If a contractor happens not to have substantially completed its
own works under contract at the time of its principal's
insolvency, it may have to look outside the contract for a legal
entitlement to be paid for its services. Absent some enforceable
security for payment, the unpaid contractor will then likely be
relegated to the status of low-priority, unsecured creditor. That
far down the bread queue, getting fed becomes very unlikely
However, contractors or suppliers on credit need not resign
themselves to this fate. Instead, contractors can secure unpaid
against the land, and, thanks to the Act, the goods and money
of the principal in the case of the head contractor which has a
direct contractual relationship with the principal; and
in all other cases, again thanks to the Act, against the goods
and money of the contractor which engaged them as
Where debts are sought to be secured against property other than
land (including building materials that have become part of the
land by being "affixed" to it), the Act may apply in
relation to the following of the contractor's property on
unused building materials;
retention monies; and
plant, equipment and contractor's tools of trade.
What kind of asset protection does the Personal Property
Securities Act give construction contractors?
Unused building materials are likely to have the following
security interests attached to them:
a special security interest known as a "purchase money
security interest" to secure the supplier's entitlement to
be paid the price for their purchase by the contractor; and
an ordinary security interest to secure the contractor's
entitlement to be paid for works under the contract by the
The purchase money security interest will give the supplier
"super priority" as against all competing interests. This
means that if the contractor has not paid the supplier for the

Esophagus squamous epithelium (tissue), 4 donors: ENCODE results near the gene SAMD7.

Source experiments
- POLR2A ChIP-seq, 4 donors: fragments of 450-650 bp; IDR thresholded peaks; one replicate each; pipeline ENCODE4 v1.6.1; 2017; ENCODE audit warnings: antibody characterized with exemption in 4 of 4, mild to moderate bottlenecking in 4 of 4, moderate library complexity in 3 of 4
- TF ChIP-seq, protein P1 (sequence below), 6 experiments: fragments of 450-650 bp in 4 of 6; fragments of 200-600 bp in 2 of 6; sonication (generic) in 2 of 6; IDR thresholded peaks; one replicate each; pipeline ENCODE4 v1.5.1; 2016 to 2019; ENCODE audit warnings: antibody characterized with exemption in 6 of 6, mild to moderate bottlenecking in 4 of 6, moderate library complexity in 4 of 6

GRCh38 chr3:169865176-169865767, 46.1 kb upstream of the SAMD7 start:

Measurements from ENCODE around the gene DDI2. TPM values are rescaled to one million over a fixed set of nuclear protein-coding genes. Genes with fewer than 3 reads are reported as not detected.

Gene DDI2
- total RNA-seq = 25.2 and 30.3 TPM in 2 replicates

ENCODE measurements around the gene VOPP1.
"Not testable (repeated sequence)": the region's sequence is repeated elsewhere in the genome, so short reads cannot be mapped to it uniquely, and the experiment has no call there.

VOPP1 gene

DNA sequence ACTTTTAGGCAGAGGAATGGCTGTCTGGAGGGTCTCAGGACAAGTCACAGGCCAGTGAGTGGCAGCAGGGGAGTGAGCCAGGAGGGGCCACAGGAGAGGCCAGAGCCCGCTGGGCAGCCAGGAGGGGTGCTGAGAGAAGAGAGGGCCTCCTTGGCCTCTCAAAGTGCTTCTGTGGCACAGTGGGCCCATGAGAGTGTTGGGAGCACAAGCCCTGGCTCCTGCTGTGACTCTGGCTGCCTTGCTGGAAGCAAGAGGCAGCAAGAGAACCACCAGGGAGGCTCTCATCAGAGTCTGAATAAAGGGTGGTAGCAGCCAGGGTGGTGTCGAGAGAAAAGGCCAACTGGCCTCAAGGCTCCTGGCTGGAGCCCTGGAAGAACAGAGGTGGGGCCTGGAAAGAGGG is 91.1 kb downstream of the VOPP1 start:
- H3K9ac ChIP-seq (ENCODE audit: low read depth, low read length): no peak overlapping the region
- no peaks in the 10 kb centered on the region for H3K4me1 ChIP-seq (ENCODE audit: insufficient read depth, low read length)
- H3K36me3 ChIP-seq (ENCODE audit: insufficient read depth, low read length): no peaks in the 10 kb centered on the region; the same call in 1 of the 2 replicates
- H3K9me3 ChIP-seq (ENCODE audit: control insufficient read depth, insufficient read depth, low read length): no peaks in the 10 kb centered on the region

materials that it purchased on credit, the supplier will be
entitled to discharge its debt, with interest, by:
taking back the materials unless they have already been
integrated into the building works; or
otherwise, seizing the proceeds of the "sale" (i.e.
supply) of the materials to the principal (who will have
effectively "purchased" them at the time of their
delivery to site).
If the contractor has paid the supplier but has not been paid by
the principal for materials which have not yet been used in the
works, a security interest in those materials may allow the
contractor to take them back and sell them in satisfaction of the
Retention monies will, by definition, have been earned by the
contractor, but be retained by the principal. The contractor may
strive for priority over other creditors with respect to payment of
those monies in the event of the principal's insolvency before
payment, by registering a security interest over those monies
(either specifically, or as part of all the present and
after-acquired assets of the principal). It is only the lender of
those monies, if they are loan monies, that is likely to have a
superior security interest over them.
As for the contractor's plant, equipment and tools of trade
on site, clearly, the contractor will either own these or have
hired them from someone who does. However, when it comes to
identifying which property is available to satisfy the debts of the
insolvent principal, as far as the Act is concerned, ownership
means nothing. Rather, if the contractor's property is on the
principal's site and therefore, arguably, in the
principal's possession, then in the event of the
principal's insolvency, this may be enough to entitle the
principal's liquidator to seize and sell it in satisfaction of
the principal's debts. To guard against this risk, contractors
should consider registering a security interest against any
property to be left on site during the whole or any part of a
large, or particularly risky, construction project.
The content of this article is intended to provide a general
guide to the subject matter. Specialist advice should be sought
about your specific circumstances.
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